• I'm copying what my mum taught me about staying in touch with family around the world during my childhood. (E+)Source: E+
I had zero concept of my uncles and aunties as people with actual birthdays when I was growing up.
By
Fernanda Fain-Binda

6 Jul 2020 - 9:00 AM  UPDATED 6 Jul 2020 - 1:34 PM

For my parents it's tough that they see my kids on video calls. For five-year-old Layla and two-year-old Ray, it's normal, and that's what makes it tougher.

My parents have supported my decision to move to Australia from London four years ago, but that’s not to say that it’s easy for them. We are a family of migrants, they moved from Argentina to the UK, and my grandparents and great-grandparents also moved from Europe to South America. Each generation, someone moves away.

Part of what I'm doing is learned behaviour. I'm copying what my mum taught me about staying in touch with family around the world during my childhood. We didn’t have mobile phones or the internet, international phone calls were expensive and saved for special occasions.

We might call my dad’s siblings for Christmas, marking Argentine Navidad with a call ahead of the evening party on 24th December, while my parents tried to figure out why the Brits celebrated with a lunch on the 25th.

Keeping extended family bonds is easier now, thanks to cheap mobile phone plans and social media.

Keeping extended family bonds is easier now, thanks to cheap mobile phone plans and social media. I had zero concept of my uncles and aunties as people with actual birthdays when I was growing up. I would see them every four or five years, and they would have aged, as grown-ups do. But thanks to Facebook, I know now everyone’s birthday and can send them an audio message via WhatsApp.

I’m using WhatsApp to keep in touch with my parents and my brother, too. We’re working like a finely tuned comms machine, across email, group chats, and video calls. I don’t know that it ever addresses the fundamental truth: it’s just not enough.

Latin people will tell you they’re crazy about kids, and I don’t know of a single culture that doesn’t apply this to itself. You can leave your home or your country as a single person easily but raising kids away from their grandparents is a much sadder adventure to embark on.

You are never going to be able to mark all the dates that matter together. We can, and do, encourage my parents to visit us at a time that coincides with a special first for the kids. They came out for Christmas and left just before my daughter started Prep, missing the first day but not the excited build-up.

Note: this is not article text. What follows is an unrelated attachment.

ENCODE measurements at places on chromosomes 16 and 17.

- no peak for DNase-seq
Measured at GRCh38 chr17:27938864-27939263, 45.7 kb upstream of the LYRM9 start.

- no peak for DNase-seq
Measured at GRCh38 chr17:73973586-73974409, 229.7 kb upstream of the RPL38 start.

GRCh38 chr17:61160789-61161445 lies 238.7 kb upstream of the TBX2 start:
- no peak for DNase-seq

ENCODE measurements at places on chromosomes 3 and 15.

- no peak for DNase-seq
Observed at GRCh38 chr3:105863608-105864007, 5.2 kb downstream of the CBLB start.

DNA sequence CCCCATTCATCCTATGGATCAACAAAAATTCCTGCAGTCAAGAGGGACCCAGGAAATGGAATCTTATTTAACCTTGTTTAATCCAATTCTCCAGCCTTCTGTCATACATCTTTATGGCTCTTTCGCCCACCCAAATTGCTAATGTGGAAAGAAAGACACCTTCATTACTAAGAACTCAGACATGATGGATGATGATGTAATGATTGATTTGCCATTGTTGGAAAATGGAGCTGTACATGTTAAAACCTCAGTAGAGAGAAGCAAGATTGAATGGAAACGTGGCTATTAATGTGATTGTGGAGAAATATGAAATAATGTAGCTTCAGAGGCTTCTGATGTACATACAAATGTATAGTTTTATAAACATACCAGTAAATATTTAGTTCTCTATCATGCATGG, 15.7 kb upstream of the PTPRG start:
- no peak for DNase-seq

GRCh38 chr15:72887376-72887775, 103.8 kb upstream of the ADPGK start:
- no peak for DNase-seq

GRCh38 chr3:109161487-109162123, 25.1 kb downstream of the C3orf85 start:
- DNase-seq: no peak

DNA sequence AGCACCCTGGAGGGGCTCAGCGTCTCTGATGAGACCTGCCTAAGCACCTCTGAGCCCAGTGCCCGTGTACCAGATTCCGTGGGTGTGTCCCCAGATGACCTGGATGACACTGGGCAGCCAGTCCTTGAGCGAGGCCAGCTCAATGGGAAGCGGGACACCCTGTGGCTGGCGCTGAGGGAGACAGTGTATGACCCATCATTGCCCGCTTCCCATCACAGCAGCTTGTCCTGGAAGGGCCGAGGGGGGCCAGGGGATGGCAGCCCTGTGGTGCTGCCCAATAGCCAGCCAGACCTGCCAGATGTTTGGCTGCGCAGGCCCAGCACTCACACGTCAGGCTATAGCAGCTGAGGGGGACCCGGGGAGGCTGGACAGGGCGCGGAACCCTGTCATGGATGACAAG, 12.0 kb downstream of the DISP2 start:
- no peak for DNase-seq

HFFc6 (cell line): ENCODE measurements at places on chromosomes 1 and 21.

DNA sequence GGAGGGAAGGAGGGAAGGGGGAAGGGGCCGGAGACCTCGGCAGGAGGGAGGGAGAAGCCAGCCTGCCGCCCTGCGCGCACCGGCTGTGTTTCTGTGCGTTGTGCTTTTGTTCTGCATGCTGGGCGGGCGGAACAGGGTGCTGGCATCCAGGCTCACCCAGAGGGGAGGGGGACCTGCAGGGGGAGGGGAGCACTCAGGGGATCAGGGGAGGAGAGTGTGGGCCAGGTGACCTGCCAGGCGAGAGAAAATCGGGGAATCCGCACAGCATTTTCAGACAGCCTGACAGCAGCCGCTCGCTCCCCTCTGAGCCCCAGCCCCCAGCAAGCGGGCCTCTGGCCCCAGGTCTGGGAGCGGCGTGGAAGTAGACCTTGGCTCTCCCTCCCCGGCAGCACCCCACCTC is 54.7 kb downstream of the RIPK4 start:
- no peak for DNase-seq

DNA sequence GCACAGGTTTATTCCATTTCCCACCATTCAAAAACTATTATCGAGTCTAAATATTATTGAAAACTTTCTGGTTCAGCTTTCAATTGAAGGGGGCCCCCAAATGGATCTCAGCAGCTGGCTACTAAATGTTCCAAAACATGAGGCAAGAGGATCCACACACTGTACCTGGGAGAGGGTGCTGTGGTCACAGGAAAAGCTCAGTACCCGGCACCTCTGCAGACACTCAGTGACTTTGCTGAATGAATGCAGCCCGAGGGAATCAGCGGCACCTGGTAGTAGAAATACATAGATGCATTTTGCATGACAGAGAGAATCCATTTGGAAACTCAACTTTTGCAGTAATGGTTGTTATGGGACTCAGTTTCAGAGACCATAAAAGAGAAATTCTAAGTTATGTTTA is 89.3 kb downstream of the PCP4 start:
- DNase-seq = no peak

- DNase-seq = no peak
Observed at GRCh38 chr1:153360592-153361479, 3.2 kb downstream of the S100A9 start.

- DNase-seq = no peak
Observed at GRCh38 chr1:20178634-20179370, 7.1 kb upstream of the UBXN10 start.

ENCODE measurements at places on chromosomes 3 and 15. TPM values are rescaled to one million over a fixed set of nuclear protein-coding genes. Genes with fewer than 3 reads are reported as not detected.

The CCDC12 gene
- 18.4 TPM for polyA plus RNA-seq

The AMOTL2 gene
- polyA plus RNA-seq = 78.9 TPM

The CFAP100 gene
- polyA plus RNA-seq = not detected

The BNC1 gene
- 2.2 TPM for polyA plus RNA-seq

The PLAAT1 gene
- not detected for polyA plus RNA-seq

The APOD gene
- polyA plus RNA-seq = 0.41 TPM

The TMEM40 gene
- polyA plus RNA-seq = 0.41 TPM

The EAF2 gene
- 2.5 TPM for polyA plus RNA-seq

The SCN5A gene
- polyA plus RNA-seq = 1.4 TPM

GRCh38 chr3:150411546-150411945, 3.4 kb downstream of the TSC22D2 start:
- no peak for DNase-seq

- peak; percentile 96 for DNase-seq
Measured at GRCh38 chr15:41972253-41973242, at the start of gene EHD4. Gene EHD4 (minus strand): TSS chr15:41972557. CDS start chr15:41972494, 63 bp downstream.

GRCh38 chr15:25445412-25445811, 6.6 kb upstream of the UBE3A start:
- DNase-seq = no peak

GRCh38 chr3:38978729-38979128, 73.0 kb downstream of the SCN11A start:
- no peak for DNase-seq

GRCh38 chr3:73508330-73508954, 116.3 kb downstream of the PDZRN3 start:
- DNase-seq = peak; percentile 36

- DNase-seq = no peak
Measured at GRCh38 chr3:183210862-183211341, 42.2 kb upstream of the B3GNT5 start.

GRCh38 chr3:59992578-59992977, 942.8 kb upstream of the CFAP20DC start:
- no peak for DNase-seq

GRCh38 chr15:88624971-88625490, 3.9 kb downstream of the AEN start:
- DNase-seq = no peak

You are never going to be able to mark all the dates that matter together.

One year I got me and the kids back to London for my birthday and my mother’s, and it was low key. Normal. The kind of everyday you miss out on when you’re far from home, or when home is far from your folks.

I was able to leave my kids with my parents, giving them strict instructions about how to cut grapes and watch them on play equipment, only to get halfway down the street and hear the deafening sounds of Peppa Pig at grandparent volume.

In moving to Melbourne I’ve noticed how many people live close to their parents, and how often the grandparents pop over to babysit, enabling the parents to actually date each other as opposed to load the dishwasher together.

My son Ray was very taken with my parents’ Christmas visit and weeks after they left for London, pointed up at a plane and said their names. I try to spontaneously video call them when we’re all up the same time. My two-year-old’s so happy to see my parents that he kisses the phone passionately, leaving gooey marks all over it, and leaving his abuelos wondering what happened to the picture quality.

Recently I’ve started videoing us reading books together. My mum, who’ll tell you Latin people don’t like throwing things away, saved a lot of my childhood books and it's fun seeing how much my kids have loved them too. These videos and photos, constantly streaming from me like Mum TV, serve as a time stamp too: these are my kids today, and then here they are next week; haven’t they changed?

My mum, who’ll tell you Latin people don’t like throwing things away, saved a lot of my childhood books and its fun seeing how much my kids have loved them too.

I wonder sometimes whether all of this imagery makes it harder for my parents, if “out of sight, out of mind” isn’t kinder considering how far we are from each other. But I need the interaction as well, the back and forth of messages, their approval, the unsolicited advice, the random photos of my parents’ day, too.

Growing up I wondered why they kept up on the news from their homeland but now I understand that as a migrant you don’t let all that accumulated knowledge go to waste. You’re an expert on where you came from, and an observer where you’ve ended up.

As virtual grandparents who visit, they are a constant presence in my kids’ lives. They know what we’re doing, and we know what they’re doing. They’re just a long way away.

Fernanda Fain-Binda is a freelance writer.

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